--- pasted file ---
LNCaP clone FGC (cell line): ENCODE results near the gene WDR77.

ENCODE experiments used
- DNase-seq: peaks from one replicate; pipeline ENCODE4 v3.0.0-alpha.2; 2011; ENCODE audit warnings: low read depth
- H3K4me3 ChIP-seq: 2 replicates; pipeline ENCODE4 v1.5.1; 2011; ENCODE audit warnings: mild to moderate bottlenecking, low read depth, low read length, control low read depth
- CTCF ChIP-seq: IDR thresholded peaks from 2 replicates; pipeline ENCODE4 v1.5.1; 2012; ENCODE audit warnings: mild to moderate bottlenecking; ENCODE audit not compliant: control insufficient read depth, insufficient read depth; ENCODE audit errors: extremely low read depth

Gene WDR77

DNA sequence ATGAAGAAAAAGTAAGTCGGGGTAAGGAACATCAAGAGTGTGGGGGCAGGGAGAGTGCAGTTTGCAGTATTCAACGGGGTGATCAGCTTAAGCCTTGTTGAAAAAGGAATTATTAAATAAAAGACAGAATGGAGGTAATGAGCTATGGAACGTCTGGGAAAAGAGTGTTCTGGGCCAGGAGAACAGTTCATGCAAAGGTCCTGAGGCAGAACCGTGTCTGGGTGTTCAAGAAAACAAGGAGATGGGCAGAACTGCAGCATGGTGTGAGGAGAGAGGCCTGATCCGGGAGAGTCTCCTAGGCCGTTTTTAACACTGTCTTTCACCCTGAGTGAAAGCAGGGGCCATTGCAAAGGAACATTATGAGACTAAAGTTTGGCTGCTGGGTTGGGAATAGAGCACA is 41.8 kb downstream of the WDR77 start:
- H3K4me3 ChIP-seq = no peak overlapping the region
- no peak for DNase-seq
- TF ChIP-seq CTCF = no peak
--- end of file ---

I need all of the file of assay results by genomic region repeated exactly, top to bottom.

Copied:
LNCaP clone FGC (cell line): ENCODE results near the gene WDR77.

ENCODE experiments used
- DNase-seq: peaks from one replicate; pipeline ENCODE4 v3.0.0-alpha.2; 2011; ENCODE audit warnings: low read depth
- H3K4me3 ChIP-seq: 2 replicates; pipeline ENCODE4 v1.5.1; 2011; ENCODE audit warnings: mild to moderate bottlenecking, low read depth, low read length, control low read depth
- CTCF ChIP-seq: IDR thresholded peaks from 2 replicates; pipeline ENCODE4 v1.5.1; 2012; ENCODE audit warnings: mild to moderate bottlenecking; ENCODE audit not compliant: control insufficient read depth, insufficient read depth; ENCODE audit errors: extremely low read depth

Gene WDR77

DNA sequence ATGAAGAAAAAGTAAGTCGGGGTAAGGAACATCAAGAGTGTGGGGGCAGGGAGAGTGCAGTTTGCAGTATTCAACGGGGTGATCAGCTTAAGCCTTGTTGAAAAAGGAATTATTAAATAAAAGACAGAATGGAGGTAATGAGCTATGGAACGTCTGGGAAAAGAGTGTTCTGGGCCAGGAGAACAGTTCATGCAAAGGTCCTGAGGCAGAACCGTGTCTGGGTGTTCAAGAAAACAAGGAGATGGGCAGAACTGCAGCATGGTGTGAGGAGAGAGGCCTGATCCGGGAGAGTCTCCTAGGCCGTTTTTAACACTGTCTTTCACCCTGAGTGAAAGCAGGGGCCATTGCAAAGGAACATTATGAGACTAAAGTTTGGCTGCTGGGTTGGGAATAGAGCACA is 41.8 kb downstream of the WDR77 start:
- H3K4me3 ChIP-seq = no peak overlapping the region
- no peak for DNase-seq
- TF ChIP-seq CTCF = no peak